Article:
Friday, September 15, 2006

Home Games shouldn't be on TV?

Unless sold out? Dwight James (via TrueHoop):
Ah, you say, television also is a form of advertising and exposes your team to new fans. That’s an argument a lot of minor-league teams use when they pay or barter to get their games on the air.

Our junior hockey team, the Winter Hawks, is going to try to play that game this year – televising home games on cable. That’s almost suicidal, in my opinion, because at the same time they’re trying to lure people into buying tickets to sit in ancient Memorial Coliseum.

I think, in today’s television world, that philosophy of local TV exposure is fool’s gold. In the old days, there were four or five local stations, no cable, and it was entirely possible that someone would accidentally bump into your games on the air and become a fan.

But no more. There already are too many options on cable and dish. I don’t think there’s much accidental viewing anymore.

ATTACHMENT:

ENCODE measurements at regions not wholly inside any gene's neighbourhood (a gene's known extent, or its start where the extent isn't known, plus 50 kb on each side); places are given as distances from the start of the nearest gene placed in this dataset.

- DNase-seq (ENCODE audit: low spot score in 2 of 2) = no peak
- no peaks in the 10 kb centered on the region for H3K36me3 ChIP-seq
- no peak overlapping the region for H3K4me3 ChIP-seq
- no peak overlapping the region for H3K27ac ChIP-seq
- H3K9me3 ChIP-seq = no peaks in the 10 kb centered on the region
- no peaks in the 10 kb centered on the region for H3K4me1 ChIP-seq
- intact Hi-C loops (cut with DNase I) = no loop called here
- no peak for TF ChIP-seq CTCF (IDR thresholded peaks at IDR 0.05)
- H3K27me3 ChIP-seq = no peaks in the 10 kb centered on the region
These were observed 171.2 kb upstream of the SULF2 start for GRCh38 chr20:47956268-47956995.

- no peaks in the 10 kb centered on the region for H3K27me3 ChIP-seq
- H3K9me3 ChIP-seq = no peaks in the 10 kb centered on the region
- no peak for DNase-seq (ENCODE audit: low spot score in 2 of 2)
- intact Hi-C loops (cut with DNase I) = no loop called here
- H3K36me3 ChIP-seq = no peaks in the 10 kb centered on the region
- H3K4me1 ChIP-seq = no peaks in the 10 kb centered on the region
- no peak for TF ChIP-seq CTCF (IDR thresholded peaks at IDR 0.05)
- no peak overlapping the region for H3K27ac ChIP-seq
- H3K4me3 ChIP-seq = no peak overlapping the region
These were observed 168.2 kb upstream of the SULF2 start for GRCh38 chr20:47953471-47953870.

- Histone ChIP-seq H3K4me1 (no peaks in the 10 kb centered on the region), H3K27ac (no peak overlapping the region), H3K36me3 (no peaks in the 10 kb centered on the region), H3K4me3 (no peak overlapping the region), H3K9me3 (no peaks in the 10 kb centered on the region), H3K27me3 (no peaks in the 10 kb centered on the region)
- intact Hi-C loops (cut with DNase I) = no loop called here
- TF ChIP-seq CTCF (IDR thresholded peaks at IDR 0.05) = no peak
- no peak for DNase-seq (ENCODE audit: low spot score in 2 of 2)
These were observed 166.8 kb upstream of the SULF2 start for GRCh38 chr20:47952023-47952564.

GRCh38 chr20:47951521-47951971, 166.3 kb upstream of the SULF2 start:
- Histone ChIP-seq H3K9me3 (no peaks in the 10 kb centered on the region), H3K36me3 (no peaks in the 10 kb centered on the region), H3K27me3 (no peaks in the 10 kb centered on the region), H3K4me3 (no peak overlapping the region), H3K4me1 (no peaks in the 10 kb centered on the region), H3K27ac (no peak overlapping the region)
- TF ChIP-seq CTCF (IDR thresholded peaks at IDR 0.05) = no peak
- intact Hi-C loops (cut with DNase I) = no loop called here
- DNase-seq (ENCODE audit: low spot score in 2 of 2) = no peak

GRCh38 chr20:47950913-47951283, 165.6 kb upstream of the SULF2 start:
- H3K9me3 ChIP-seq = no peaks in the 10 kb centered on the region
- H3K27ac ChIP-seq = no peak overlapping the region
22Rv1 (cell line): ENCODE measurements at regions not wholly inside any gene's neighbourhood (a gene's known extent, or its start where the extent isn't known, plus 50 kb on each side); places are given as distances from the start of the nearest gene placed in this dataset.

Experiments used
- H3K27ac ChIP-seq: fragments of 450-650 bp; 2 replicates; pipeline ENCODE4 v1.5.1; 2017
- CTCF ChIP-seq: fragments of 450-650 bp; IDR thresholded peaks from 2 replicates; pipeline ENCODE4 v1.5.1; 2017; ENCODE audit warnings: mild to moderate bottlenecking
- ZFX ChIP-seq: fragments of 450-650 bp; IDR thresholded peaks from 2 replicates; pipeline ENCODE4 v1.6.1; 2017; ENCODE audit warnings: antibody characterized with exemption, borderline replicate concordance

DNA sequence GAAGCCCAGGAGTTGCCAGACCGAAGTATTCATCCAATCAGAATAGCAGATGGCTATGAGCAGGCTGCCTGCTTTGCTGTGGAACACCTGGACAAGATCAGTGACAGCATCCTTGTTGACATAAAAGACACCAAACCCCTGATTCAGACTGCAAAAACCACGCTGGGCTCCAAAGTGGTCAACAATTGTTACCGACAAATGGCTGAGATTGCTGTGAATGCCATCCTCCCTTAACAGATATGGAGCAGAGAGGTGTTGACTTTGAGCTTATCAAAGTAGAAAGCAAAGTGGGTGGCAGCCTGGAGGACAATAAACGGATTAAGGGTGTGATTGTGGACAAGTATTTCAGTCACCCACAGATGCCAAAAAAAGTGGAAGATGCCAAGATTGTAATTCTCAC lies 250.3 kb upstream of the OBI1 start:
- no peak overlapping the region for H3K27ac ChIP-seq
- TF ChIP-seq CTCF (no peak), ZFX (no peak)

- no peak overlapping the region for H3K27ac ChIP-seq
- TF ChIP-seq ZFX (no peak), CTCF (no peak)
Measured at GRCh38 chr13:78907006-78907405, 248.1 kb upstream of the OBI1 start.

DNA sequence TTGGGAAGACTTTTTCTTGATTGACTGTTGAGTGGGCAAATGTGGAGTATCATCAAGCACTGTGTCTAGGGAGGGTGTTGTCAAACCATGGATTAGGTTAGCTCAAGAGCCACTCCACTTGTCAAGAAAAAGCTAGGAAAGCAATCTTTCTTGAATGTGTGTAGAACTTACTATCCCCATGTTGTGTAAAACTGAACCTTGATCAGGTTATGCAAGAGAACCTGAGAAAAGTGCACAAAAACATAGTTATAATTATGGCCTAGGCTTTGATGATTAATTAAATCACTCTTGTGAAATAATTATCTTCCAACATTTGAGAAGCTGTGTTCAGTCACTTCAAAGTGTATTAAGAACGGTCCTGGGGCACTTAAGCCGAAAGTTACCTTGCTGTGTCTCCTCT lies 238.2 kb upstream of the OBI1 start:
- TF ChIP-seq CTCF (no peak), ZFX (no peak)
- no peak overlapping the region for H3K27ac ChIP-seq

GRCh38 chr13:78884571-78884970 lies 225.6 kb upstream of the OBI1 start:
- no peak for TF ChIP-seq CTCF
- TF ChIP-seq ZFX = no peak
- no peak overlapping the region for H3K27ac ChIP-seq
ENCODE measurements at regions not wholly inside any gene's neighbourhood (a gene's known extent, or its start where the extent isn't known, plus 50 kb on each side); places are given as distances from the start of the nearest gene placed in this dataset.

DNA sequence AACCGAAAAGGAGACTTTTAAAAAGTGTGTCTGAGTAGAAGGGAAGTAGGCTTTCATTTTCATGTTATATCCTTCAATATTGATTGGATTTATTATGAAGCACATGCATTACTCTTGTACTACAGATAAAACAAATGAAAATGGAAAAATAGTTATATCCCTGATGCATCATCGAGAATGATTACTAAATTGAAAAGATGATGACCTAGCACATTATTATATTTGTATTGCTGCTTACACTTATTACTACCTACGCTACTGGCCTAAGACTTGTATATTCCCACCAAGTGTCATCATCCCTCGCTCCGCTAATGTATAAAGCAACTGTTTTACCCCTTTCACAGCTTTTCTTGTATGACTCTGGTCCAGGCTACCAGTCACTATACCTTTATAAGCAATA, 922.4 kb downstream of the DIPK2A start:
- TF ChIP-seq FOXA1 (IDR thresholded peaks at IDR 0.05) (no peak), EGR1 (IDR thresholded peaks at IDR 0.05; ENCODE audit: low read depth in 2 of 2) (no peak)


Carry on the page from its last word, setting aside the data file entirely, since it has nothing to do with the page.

You can argue with me about these conclusions, but I’d just point you toward the one league that’s still thriving in the area of TV rights fees and home attendance. That would be the NFL.

And what’s the NFL’s single, longest-running television rule? That’s right – if the game isn’t sold out, it’s not shown on local television. Period. That’s where it all starts for sports’ most successful business.

The NFL is using television, you see. The rest of the sports world is being used by television.

I see his point, but the NFL can afford to do this, while other leagues cannot. Each NFL team only has 8 home games a season while the NBA and MLB have 41 and 81 respectively. If the NFL wants to play hardball with the locals it can, because each of their games have a greater chance to sell out.

But why would the Atlanta Hawks put in a black out rule? Sure they might draw a few more fans here and there; but these games are expensive and just showing the away games may not be the best way to get new fans.

Obviously he isn't saying that other leagues should impose a full time black out rule and maybe he's right saying less home games on television could spur game attendence. But I don't think it's fair to compare the Cavs 41 home games with the Browns 8. They're too different animals.

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